Persistence is easy to have when we want it.  I have been known to shop for hours looking for the perfect shoes.  THAT is persistence!  When I want someone to change their minds about something, I can be pretty persistent in making the case for change.  Toddlers have persistence down pat at quite an early age, don’t they? So why do we give up so easily when it comes to prayer and building our relationship with Christ? Why do we walk away from the chance to have the intimacy of a relationship with God through our conversation and quiet listening time?  Why don’t we make the time for this important part of our walk with Christ?

The judge in this story is a self-proclaimed jerk and non-believer who basically rules in favor of the widow to get her off his back.  Whether that justice was deserved or not seemed to be a non-issue in the story (although widows in this day had very little influence at all).  We do that too – make decisions like this judge to mollify others whether they are right decisions or not. Maybe if the judge had been faithful to God the story could have been a different one because he would have relied upon discernment that comes from faith in God to help him with this and his many other cases.  But he held out as long as he could while she kept coming back for her justice.  Our God is much more generous and merciful than that.  He sent his Son to die for our sins; that is the kind of justice we can never deserve. And though it may feel as if the world is unfair and God isn’t listening to us, when we think about his gracious gifts to us it explains how we can find the strength in our times of greatest challenge.  In fact, without his grace, we wouldn’t be nearly as successful as we are now! And PS…his timing is perfect and way better than what we think it should be in the long run, right?

But the last line of this week’s passage is the real question, “…when the Son of Man comes, will he find faith on earth?” Gosh, I sure hope so.  And that starts with me.  Will he find faith in me if he comes tomorrow?  Will he see evidence of our love in the world we live in, building communities of faithfulness that are pleasing to him? Are we doing enough to spread God’s love in all we do and say?  Are we leaving the judging up to him and him alone? Is our praying persistent enough to keep our hearts and minds on his true love?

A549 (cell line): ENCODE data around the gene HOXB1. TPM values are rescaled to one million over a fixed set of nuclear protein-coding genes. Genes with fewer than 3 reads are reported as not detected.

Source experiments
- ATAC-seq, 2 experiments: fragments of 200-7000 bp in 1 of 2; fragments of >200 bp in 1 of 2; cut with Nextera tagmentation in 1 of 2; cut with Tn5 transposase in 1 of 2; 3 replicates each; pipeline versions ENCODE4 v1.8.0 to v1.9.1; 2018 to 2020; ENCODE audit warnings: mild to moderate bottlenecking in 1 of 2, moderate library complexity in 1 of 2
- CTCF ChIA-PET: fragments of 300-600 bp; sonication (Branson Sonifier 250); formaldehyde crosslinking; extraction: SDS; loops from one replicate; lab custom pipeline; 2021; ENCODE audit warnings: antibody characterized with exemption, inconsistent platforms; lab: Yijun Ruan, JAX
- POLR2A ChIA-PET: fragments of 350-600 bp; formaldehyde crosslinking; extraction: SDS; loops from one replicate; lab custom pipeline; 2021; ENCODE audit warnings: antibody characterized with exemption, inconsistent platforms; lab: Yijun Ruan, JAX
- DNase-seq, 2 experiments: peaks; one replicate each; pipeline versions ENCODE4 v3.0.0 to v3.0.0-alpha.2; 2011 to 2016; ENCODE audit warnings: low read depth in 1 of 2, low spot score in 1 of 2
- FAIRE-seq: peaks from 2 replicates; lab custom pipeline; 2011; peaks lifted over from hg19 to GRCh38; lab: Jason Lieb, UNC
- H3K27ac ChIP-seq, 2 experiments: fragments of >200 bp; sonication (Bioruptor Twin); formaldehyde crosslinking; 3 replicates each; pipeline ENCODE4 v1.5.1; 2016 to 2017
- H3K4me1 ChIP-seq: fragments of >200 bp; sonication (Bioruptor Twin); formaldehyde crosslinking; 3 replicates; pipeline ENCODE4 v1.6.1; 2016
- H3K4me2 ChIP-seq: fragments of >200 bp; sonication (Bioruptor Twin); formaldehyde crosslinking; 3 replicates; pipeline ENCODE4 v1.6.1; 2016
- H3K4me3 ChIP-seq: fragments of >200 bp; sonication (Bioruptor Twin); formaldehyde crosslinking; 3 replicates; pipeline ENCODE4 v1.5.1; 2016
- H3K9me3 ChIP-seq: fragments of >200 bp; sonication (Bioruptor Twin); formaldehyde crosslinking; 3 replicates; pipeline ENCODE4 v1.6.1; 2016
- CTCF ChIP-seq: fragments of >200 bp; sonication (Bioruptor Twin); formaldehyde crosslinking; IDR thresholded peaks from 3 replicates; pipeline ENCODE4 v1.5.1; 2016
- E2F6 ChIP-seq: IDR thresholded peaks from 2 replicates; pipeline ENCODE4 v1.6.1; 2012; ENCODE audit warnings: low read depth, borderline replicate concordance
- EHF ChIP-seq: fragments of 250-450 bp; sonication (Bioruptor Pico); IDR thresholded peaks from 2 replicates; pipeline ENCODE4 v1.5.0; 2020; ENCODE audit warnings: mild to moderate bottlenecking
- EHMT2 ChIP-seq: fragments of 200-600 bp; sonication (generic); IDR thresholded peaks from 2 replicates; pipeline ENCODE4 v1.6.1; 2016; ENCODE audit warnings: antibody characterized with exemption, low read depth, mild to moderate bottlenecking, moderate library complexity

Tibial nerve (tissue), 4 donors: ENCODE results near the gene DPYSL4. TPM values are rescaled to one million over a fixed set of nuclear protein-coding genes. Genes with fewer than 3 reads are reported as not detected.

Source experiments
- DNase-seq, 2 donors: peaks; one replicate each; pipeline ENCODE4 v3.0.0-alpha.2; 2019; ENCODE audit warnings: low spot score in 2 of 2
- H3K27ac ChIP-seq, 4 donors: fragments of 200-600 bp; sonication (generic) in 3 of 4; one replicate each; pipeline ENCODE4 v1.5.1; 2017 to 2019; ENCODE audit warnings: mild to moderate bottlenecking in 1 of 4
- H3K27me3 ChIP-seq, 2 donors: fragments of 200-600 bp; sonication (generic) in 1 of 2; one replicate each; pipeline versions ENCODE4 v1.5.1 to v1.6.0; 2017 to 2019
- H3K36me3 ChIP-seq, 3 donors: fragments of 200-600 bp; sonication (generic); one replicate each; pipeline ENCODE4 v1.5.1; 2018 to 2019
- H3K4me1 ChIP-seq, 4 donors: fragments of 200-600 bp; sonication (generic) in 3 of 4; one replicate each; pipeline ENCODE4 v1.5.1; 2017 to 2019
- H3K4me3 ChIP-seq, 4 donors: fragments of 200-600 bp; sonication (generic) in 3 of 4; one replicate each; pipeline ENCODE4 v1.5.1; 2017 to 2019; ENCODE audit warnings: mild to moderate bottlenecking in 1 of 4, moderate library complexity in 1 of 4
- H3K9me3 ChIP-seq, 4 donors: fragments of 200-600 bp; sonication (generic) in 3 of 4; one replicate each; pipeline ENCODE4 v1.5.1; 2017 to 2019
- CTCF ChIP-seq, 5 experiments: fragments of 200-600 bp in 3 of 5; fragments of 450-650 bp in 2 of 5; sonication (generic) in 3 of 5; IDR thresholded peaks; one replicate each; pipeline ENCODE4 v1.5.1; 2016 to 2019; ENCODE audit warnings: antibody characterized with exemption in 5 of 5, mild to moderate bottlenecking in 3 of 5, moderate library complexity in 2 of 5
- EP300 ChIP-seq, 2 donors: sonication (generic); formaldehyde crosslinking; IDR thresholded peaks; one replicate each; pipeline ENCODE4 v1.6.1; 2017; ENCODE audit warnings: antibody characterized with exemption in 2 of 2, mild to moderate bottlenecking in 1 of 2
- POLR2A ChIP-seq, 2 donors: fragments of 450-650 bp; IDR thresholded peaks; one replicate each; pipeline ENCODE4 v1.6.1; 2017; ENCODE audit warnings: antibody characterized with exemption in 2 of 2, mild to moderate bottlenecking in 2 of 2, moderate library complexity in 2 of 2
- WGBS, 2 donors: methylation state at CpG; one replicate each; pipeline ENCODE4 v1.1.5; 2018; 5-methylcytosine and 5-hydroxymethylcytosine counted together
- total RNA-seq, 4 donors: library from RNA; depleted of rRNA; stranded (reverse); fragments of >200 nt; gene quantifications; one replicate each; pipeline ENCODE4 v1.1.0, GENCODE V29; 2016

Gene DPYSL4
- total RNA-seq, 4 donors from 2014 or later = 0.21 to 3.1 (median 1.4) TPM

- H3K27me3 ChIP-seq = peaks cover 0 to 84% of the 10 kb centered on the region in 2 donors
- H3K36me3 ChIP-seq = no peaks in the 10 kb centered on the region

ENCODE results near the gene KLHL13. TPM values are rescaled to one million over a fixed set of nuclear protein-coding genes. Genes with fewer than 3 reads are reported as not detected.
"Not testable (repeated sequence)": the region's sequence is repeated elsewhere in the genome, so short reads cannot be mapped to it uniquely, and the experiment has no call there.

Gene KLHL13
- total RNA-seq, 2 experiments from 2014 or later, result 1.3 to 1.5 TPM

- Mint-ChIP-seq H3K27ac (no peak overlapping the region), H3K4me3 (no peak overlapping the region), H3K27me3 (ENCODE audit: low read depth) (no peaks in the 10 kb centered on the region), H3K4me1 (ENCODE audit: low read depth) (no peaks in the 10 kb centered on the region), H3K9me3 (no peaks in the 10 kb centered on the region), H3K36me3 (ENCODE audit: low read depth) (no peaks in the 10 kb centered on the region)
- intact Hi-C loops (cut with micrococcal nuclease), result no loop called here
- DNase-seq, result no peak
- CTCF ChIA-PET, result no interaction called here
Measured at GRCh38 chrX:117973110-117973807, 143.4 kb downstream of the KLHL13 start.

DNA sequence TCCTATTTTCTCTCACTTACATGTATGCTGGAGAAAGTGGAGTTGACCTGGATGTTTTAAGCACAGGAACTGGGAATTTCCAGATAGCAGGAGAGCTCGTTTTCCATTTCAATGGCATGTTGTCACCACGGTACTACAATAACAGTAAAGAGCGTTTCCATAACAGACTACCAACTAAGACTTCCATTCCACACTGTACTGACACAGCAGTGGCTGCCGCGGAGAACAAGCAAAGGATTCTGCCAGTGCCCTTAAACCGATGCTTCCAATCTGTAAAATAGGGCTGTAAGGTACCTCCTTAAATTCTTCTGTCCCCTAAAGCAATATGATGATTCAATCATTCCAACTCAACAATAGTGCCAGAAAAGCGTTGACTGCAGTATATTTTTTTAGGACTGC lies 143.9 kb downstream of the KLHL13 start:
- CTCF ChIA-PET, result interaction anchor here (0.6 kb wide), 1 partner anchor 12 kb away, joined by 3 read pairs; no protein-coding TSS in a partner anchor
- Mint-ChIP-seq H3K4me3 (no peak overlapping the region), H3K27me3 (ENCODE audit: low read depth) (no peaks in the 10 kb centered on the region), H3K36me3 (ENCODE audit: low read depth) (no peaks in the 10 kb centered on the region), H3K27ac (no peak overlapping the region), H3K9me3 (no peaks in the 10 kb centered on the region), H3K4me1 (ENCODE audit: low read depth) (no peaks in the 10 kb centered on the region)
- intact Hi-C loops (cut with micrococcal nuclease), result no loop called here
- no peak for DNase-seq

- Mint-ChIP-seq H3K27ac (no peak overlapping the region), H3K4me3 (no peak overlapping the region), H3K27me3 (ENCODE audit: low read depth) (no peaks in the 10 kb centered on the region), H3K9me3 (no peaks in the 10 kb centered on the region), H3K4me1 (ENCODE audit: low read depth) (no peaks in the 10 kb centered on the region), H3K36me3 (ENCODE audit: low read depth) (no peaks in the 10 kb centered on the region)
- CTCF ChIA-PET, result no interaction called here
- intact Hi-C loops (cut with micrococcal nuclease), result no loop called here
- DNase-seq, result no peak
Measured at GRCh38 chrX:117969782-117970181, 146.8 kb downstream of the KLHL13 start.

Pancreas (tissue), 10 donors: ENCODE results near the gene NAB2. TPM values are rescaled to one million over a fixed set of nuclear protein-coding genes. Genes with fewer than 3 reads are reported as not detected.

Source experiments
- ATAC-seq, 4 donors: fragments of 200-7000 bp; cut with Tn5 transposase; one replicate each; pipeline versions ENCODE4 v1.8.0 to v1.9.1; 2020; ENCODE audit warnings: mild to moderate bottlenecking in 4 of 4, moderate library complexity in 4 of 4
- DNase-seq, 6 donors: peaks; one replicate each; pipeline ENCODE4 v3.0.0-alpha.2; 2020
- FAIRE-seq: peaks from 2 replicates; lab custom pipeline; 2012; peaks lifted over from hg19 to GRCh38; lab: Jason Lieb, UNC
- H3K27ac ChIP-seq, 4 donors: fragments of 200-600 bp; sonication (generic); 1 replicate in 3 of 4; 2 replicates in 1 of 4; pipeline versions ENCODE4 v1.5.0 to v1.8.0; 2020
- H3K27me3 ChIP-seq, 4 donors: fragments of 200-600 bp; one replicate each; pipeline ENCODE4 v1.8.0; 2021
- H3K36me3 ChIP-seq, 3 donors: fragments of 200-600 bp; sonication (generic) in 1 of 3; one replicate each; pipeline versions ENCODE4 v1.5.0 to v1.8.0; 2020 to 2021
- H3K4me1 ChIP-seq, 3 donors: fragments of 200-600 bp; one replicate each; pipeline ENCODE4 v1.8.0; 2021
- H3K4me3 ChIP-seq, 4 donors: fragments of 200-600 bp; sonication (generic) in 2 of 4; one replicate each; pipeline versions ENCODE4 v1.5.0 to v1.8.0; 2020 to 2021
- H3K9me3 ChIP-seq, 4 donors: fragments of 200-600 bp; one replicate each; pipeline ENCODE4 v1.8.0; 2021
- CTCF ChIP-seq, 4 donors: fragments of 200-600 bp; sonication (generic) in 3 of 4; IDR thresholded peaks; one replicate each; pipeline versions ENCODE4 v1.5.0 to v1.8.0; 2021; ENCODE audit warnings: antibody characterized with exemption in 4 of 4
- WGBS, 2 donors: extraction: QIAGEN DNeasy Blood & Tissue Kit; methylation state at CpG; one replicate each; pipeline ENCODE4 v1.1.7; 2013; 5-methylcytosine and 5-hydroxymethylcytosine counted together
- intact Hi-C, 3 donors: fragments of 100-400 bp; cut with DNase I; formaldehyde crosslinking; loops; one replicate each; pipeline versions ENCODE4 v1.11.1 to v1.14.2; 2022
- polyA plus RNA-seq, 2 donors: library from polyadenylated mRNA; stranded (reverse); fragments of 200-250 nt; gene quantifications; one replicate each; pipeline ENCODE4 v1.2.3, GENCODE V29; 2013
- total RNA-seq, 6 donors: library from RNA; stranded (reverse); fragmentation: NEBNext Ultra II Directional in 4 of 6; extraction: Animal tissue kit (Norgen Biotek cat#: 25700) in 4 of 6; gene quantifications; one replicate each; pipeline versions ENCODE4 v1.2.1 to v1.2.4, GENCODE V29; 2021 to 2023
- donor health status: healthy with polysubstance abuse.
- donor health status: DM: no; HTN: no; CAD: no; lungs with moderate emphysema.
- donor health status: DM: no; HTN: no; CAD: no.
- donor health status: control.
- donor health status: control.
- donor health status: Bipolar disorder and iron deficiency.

Lord, you are the great Judge.  You are merciful and full of grace and compassion.  Look generously on us as we strive for faith and justice and give us a heart that yearns for you.  For you are the one who knows what we need before we know for ourselves and your timing and answers to prayers is perfect.  Help us to be relentless in turning back to you each and every day.  Your saving grace is ours.  AMEN.

Growing in Gratitude

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Luke 17:11-19

New Revised Standard Version (NRSV)

Jesus Cleanses Ten Lepers

11 On the way to Jerusalem Jesus was going through the region between Samaria and Galilee. 12 As he entered a village, ten lepers approached him. Keeping their distance, 13 they called out, saying, “Jesus, Master, have mercy on us!” 14 When he saw them, he said to them, “Go and show yourselves to the priests.” And as they went, they were made clean. 15 Then one of them, when he saw that he was healed, turned back, praising God with a loud voice. 16 He prostrated himself at Jesus’ feet and thanked him. And he was a Samaritan. 17 Then Jesus asked, “Were not ten made clean? But the other nine, where are they? 18 Was none of them found to return and give praise to God except this foreigner?” 19 Then he said to him, “Get up and go on your way; your faith has made you well.”